Historically, APRA opposed the military in principle. In the past, the party advocated the abolishment of the military in favor of an Indo-American Army. However, the party's post-war plans included compulsory military service and the utilization of army personnel and training in the development of Peru's industrial and agricultural resources. The size of the army would be increased, but the organization would be more technical than defensive. The army would become a tool of socialization, education, and training, as well as a government controlled manpower resource. The army had traditionally opposed the APRA party, and two military coups (1948 and 1962) can be in part attributed to this animosity.
5.07 Alignment With East-West Blocs
3, AC7
APRA was strongly Anti-Communist in Peru, probably due to competitive reasons. Since World War II, APRA has softened its Anti-US policies. The party accepts United States aid and wishes to remain friendly. However, APRA denounces the OAS as US-dominated. The party seeks Latin American Unity, development, and power.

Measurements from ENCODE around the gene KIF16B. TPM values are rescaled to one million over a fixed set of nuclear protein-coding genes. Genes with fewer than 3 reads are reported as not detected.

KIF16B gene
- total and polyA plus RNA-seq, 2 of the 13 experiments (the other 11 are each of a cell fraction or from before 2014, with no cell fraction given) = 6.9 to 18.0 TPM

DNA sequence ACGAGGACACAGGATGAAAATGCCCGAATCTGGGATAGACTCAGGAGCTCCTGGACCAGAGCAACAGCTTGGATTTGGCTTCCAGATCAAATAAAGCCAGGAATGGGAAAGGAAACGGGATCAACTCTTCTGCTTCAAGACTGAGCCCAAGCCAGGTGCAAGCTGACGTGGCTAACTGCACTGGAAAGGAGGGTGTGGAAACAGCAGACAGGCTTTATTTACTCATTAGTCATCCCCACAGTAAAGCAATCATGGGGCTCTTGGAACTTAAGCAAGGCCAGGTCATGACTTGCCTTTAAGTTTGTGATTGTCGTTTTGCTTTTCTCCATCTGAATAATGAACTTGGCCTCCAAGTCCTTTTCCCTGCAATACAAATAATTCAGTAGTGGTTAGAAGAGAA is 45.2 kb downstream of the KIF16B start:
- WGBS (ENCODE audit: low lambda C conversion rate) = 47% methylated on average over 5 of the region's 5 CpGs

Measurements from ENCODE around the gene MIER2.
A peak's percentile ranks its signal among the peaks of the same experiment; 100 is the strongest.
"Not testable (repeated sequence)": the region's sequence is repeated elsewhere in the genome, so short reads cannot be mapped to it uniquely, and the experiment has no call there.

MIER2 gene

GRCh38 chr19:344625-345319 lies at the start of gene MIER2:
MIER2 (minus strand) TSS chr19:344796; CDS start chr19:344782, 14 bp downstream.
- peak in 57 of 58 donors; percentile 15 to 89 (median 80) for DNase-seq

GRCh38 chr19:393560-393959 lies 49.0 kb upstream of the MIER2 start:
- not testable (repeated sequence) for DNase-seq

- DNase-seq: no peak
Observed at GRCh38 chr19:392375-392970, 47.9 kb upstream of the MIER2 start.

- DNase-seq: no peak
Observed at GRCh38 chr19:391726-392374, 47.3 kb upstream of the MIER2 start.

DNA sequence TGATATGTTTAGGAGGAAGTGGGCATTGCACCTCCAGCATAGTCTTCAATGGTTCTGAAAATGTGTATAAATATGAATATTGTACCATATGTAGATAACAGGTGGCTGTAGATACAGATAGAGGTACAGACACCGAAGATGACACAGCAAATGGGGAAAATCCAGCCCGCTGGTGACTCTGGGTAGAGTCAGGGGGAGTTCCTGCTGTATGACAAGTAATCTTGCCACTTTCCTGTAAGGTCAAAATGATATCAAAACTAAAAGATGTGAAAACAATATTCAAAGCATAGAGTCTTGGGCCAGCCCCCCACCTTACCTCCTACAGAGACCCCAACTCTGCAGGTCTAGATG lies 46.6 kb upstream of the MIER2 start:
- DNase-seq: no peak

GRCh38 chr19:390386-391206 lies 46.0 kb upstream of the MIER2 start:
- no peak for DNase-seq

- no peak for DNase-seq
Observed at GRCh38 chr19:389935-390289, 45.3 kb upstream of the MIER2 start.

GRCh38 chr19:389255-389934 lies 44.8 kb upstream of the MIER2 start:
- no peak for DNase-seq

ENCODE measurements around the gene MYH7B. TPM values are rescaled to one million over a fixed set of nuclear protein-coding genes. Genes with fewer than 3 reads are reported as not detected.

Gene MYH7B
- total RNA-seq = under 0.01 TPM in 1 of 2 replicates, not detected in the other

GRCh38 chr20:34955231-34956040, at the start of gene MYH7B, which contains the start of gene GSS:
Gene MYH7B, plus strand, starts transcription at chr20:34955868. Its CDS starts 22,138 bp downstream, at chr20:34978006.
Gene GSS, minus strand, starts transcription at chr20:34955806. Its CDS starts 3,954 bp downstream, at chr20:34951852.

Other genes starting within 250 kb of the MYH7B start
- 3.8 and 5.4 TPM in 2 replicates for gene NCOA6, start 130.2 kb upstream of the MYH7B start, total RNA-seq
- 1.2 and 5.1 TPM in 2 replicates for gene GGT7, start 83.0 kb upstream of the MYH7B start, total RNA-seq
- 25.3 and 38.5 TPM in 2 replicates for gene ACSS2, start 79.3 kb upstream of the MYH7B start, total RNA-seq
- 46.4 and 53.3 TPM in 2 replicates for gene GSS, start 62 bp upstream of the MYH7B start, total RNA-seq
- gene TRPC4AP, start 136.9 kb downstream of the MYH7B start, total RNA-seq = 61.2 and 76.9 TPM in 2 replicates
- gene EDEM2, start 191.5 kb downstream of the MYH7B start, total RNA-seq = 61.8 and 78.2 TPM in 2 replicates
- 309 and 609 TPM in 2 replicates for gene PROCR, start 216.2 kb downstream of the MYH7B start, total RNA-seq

5.08 Anti-Colonialism
1, AC7
APRA, once violently opposed to foreign investments, advocated a reduction of foreign influence in Peru's economy during our time period. The party accepted some foreign investment with the condition that the Peruvian government controls its use in some manner. APRA did not wish continued economic dependence on foreign capital. The party desired a gradual movement to economic self-sufficiency while remaining friendly to the United States and US investments.
5.09 Supranational Integration
3, AC9
APRA proposes the creation of a United States of Latin America. Including South and Central America, Mexico, and the Caribbean Isles, the federation would be modeled after the United States of America. As an initial step towards this goal, APRA favors the establishment of an Indo-American Common Market. The party has also proposed an Inter-American bank system, a volunteer Indo-American army, and Indo-American citizenship.
5.10 National Integration
1, AC8
APRA advocated the decentralization of Peruvian Government. The federal system would include economic and political regions. Within regions, municipalities would be developed. The federal government would have jurisdiction over questions involving two or more regions.
5.11 Electoral Participation
1, AC3
The file contains no information concerning APRA's position on extending the franchise. Our consultant, however, states that a 1967 study of party leaders finds APRA leaders to be opposed to further expansion. No details concerning the nature of this opposition were revealed.
5.12 Protection of Civil Rights
2, AC5